Pochettino out: WTF is wrong with Chelsea?

Why Chelsea are making a huge mistake parting ways with yet another manager 🤦‍♂️

Mauricio Pochettino has left his post as Chelsea manager by “mutual consent” after just one season in charge, the club confirmed in a statement on Tuesday.

The news broke just days after Chelsea secured a sixth-place finish in the Premier League, and comes as a surprise given Pochettino’s role in reviving the club’s fortunes following a 12th-place finish last season. The Argentine had signed a two-year contract with the club ahead of the 2023-24 campaign, but agreed to part ways with the club after meeting with new owners Todd Boehly and Clearlake Capital earlier this week.

While it remains unclear exactly what transpired at these meetings, the decision to cut ties with Pochettino is undoubtedly a huge step in the wrong direction for Chelsea.

What’s the big deal?

For one, Pochettino’s performance this season is not worthy of a sacking.

After a tough start to the season, Chelsea have been one of the best teams in the Premier League in 2024. The injury-plagued Blues were in 11th place as late as February, but went on a tear to close out the season, losing only one of their final 15 league games to secure a spot in Europe against all odds.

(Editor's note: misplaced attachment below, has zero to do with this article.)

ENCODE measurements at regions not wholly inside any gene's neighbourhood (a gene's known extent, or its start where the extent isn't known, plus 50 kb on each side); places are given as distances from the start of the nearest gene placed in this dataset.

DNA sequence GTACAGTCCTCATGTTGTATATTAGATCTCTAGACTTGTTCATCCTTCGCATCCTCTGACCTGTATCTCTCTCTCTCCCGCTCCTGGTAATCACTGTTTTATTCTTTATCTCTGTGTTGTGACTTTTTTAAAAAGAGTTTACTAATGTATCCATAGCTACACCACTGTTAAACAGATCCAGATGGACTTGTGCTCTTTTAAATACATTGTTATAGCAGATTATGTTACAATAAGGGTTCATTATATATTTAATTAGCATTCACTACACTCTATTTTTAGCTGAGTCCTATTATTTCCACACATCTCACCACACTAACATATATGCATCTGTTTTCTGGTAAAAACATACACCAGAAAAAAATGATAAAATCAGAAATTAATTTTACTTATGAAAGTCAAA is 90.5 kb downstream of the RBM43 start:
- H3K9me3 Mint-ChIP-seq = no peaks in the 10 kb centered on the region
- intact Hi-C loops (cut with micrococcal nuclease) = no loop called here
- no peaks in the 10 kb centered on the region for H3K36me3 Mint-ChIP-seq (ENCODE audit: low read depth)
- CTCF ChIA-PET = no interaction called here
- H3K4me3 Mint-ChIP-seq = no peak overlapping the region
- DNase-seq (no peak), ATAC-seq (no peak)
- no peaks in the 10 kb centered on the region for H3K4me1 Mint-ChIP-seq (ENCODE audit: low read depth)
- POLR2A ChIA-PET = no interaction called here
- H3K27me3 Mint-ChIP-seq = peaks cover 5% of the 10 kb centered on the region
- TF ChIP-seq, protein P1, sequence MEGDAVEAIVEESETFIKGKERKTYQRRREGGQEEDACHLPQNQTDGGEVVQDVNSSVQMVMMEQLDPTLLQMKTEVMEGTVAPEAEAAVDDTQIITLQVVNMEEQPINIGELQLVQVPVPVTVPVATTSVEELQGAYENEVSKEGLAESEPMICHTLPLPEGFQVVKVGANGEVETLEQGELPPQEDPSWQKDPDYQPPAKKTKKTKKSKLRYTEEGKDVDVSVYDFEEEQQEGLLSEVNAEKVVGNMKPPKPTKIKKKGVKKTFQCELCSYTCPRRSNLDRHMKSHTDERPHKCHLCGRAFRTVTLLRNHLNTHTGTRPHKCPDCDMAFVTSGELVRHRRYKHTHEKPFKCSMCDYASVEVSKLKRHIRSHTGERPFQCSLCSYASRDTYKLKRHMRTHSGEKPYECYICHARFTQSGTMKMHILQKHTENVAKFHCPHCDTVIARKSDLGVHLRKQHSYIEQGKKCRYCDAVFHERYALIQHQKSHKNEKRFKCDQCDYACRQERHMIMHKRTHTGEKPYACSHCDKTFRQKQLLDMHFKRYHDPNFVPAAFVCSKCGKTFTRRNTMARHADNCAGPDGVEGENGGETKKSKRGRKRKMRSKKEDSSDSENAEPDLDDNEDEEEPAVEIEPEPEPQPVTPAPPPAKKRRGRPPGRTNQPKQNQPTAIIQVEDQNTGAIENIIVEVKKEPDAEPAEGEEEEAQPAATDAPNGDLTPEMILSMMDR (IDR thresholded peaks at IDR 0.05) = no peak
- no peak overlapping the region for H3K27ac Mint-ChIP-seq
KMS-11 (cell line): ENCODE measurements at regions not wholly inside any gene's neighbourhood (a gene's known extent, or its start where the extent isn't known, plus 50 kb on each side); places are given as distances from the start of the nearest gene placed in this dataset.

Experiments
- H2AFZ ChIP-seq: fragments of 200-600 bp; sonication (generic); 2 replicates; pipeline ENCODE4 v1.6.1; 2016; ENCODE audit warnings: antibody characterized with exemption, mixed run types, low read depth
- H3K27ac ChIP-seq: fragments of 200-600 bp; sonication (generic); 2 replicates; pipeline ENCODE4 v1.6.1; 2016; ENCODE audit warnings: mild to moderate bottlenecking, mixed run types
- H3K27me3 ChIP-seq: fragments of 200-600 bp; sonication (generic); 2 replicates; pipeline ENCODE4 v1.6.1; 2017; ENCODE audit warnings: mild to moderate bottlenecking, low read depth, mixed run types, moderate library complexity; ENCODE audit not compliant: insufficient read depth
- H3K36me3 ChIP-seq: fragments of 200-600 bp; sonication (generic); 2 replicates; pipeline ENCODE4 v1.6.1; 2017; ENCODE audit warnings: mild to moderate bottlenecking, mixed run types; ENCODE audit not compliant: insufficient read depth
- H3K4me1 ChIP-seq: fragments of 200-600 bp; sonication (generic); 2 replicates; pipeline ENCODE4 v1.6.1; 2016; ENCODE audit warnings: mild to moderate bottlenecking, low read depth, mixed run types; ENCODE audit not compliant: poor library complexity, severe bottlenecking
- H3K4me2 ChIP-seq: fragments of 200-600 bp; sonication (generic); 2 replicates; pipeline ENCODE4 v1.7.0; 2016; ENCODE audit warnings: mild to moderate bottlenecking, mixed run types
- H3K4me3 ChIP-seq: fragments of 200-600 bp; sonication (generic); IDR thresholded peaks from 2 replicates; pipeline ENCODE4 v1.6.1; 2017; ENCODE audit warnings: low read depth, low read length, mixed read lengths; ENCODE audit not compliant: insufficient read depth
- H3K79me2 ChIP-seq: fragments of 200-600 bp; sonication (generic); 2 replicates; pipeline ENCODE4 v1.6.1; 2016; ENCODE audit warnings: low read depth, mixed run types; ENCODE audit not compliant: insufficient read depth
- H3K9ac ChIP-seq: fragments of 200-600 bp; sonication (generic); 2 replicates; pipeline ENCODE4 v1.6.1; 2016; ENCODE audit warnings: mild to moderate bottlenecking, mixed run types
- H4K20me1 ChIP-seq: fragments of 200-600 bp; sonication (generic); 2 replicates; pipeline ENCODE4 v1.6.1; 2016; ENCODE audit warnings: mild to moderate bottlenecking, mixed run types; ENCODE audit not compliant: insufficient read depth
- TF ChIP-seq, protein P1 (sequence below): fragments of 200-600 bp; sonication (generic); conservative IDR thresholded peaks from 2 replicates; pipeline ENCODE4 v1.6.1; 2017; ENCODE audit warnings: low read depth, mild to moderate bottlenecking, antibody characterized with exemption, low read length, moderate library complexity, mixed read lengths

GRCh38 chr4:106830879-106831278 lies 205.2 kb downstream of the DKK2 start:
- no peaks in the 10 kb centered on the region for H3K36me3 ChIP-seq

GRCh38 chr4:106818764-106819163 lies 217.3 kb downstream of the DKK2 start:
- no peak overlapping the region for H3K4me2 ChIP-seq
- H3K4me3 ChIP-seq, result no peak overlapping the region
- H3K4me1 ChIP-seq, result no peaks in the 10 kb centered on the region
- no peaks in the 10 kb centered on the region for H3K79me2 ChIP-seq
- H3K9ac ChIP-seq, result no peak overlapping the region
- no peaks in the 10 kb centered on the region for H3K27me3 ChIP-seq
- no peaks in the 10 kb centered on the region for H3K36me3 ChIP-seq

The Blues secured a spot in next season’s UEFA Conference League, and could compete in the Europa League if Man City beat Man United in Saturday’s FA Cup final. Tell that to any Chelsea fan back in January and you’d have been admitted to an insane asylum.

What’s stability, anyways?

The second reason Pochettino’s sacking comes a such a shock is it undermines the club’s long-term plans for stability. Since taking over the club two years ago, Boehly and co-owner Behdad Eghbali have spent billions on recruiting young talent to Stamford Bridge.

Their plan is obvious – sign young players bursting with potential to lengthy contracts, hoping that they’ll grow together as a team and prosper in the long run. The problem is that they have lacked patience. Boehly and Eghbali have seemingly overlooked that you need to wait several years for youngsters to reach their peak; Cole Palmer is the exception not the rule.

We just need to let the process develop and give them the time to go from being unbelievable individual players with great skills to fold into a team.

Todd Boehly in April

Secondly, success in the Premier League requires cohesion and teamwork. Familiarity between players is just as important as their individual ability, and that is only going to come with time under one system.

By discarding managers like they’re non-rare Pokémon cards, Chelsea’s ownership is depriving their young players of the chance to collectively learn under one system, and have effectively forced them to restart four times within just two years.

Boehly and Eghbali have reacted unreasonably after a single season that doesn’t even constitute a failure. That is not a winning recipe in the long-term.

What’s next? Pochettino isn’t the perfect coach. Many fans point to his in-game management as a weakness and question his ability to instill an elite mentality in his players. That said, there’s no obvious candidate(s) who can perform equally well in such a difficult job, and Boehly and Eghbali would do well to find an improvement over the Argentine, no matter how attractive the job may seem on paper.